In 2006 India’s Medical Association started investigating three doctors who had appeared in television advertisements to promote voluntary amputation surgery to beggars. In India, street beggars can earn more money by eliciting sympathy for missing appendages. The more missing appendages, the more they earn. The doctors charged fees of about $200 for the “investment” of removing a leg below the knee.


While filming a scene in Baltimore, Maryland, for Homicide: Life on the Street, actor Richard Belzer, who played Detective Munch, was standing on a sidewalk in his police costume when a real-life shoplifter turned the corner and happened upon him. The robber dropped his loot and said, “Oh sh*t, it’s Munch!” Security officers quickly apprehended the man.


In September 1864, Civil War general Nathan Forrest was leading his Confederate troops north from Alabama toward Tennessee. He planned to attack the Union post in Athens, Alabama, having heard that Union reinforcements were approaching, and wanted to take the fort before they arrived. The problem: The post was well manned and heavily fortified. Forrest was greatly outnumbered, but he had a plan. He sent a message to Union commander Campbell requesting a personal meeting. Campbell agreed to the meeting. Forrest then escorted him on a tour of the Confederate troops, during which Campbell silently calculated the number of troops and artillery surrounding his fort. What he didn’t realize was that Forrest’s men—after being inspected and tallied—were quietly packing everything up and quickly moving to a new position, to be counted again. Campbell didn’t realize he was seeing the same troops over and over again. Assuming he was vastly outnumbered by the Confederates, he returned to his fort, pulled down the Union flag…and gave up without a fight.


An anti-spam software company called SpamArrest had to issue this apology to its customers: “Recently we have received some inquiries regarding a mailing we delivered to users of SpamArrest. Because of this, SpamArrest will not send unsolicited bulk e-mail again.”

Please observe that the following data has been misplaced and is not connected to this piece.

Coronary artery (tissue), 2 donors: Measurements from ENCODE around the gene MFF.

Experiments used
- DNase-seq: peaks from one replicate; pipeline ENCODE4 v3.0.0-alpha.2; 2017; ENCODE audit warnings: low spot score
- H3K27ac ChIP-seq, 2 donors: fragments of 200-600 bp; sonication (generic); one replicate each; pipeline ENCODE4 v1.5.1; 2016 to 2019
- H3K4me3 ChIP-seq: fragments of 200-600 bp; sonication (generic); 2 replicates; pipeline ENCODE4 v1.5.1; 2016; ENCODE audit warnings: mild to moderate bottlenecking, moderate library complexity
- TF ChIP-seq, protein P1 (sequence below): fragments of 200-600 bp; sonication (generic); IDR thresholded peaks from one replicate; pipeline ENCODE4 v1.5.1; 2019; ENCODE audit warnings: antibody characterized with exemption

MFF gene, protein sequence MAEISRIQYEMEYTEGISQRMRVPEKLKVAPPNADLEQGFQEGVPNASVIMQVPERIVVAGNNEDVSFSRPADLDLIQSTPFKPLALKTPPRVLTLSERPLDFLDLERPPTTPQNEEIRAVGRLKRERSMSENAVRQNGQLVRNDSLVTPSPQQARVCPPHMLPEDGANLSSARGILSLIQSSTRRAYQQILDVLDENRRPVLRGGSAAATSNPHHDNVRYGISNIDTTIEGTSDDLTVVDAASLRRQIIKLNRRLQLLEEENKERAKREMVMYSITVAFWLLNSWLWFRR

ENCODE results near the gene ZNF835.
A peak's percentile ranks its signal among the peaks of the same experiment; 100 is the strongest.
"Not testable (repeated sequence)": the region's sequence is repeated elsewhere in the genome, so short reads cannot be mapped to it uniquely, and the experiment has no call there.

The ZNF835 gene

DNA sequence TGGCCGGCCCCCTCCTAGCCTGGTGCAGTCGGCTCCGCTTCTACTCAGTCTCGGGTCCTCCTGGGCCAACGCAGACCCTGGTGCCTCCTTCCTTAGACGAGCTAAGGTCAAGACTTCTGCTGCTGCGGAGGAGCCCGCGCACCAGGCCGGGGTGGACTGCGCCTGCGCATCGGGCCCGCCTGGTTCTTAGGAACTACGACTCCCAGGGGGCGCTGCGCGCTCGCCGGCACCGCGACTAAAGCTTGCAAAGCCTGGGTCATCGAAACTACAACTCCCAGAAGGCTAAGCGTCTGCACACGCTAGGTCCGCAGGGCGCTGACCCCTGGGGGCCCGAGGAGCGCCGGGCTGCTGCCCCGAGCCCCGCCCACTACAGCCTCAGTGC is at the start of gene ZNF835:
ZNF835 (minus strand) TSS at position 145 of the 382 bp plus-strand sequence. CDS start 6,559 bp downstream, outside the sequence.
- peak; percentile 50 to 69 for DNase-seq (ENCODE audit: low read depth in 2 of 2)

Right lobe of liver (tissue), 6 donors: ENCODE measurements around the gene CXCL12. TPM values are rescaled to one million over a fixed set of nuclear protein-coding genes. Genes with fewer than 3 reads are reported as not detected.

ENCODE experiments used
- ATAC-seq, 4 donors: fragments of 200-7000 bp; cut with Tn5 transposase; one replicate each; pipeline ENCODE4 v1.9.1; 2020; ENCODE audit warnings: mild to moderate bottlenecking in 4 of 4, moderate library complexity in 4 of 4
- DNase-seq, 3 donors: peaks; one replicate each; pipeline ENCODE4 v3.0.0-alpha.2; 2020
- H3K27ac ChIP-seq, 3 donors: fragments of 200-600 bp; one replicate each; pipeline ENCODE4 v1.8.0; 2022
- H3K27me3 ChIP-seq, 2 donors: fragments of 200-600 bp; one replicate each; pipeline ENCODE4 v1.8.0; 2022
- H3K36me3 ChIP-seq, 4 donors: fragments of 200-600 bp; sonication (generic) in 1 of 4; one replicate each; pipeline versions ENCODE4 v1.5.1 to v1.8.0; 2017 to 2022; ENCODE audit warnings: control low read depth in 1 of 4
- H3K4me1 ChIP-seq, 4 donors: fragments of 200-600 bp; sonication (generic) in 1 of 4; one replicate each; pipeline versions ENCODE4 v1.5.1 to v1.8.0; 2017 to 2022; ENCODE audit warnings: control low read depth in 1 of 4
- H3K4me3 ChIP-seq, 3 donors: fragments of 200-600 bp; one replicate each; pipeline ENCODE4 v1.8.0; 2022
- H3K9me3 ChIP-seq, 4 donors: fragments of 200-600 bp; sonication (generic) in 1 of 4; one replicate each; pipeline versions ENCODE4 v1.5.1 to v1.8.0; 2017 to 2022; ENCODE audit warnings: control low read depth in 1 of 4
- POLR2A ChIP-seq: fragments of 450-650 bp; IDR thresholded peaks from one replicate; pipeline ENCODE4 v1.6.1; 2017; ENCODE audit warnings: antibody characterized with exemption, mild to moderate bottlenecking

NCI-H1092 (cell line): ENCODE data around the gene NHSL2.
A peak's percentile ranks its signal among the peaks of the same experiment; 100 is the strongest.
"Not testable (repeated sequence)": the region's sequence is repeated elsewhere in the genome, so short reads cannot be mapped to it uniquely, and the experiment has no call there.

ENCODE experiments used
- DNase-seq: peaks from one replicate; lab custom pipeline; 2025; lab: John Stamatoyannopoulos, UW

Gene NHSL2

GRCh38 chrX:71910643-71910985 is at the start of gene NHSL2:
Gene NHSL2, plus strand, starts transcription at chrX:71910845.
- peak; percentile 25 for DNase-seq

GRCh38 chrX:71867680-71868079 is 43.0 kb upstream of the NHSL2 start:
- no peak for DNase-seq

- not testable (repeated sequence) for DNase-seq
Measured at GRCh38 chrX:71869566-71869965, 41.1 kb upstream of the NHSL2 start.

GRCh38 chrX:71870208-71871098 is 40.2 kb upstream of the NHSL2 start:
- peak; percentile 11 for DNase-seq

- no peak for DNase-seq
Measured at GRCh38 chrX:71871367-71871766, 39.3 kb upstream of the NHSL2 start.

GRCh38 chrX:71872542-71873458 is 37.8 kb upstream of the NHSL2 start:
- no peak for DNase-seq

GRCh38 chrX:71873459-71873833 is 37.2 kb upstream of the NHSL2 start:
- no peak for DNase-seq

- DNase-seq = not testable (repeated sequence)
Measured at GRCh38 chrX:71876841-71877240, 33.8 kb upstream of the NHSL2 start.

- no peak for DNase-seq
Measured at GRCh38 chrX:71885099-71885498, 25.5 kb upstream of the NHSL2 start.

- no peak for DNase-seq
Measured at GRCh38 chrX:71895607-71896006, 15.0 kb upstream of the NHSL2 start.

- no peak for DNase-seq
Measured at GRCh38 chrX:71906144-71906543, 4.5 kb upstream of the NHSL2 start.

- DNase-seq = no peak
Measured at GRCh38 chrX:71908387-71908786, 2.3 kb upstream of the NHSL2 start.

The Bluebird is a classic play about two children who go searching for the Bluebird of Happiness. A designer at a Midwestern theater thought it would be a great idea to have real bluebirds fly around the theater at the end of the play. So he sprayed pigeons with blue paint and put them in little cages hanging above the audience. Sadly, he failed to consider what the paint, combined with the heat from the lights, might do to the birds. On opening night, the cages were opened at the end of the show…showering a horrified audience with hundreds of dead “bluebirds.”


In April 2010, police in Stevens Point, Wisconsin, received a strange call: A woman said she was walking through town when she felt a sharp pain in her chest. She looked down and saw a tiny dart sticking out of her blouse. A little while later, a similar call came in from another person, and then another, and then another. Then it dawned on police that they were dealing with a serial tiny-dart shooter. Thankfully, the darts weren’t poisonous. And the cops had a lead: One of the victims saw a small tube sticking out of the window of a black minivan, which sped away. Police found the minivan; sitting inside was 41-year-old Paula Wolf…and her blow darts. Why did she do it? “I like to hear people say ‘ouch.’”

This article is reprinted with permission from Uncle John’s Funniest Ever Bathroom Reader. Over the past 25 years, the Bathroom Readers’ Institute has published more than 40,000 pages of bathroom reading. In this book you will find the funniest 288 of them (with a few all-new funny pages squeezed in just because we couldn’t help ourselves). That’s page after page after page of laugh-out-loud dumb jokes, dumb jocks, toasts, pranks, kings, kittens, caboodles, and, of course, poorly translated kung-fu movie subtitles—such as. “It took my seven digestive pills to dissolve your hairy crab!” So whether you like your humor witty or witless, light or dark, or silly or sublime, you’ll laugh until your head explodes. Chortle at…

Since 1987, the Bathroom Readers’ Institute has led the movement to stand up for those who sit down and read in the bathroom (and everywhere else for that matter). With more than 15 million books in print, the Uncle John’s Bathroom Reader series is the longest-running, most popular series of its kind in the world.

If you like Today I Found Out, I guarantee you’ll love the Bathroom Reader Institute’s books, so check them out!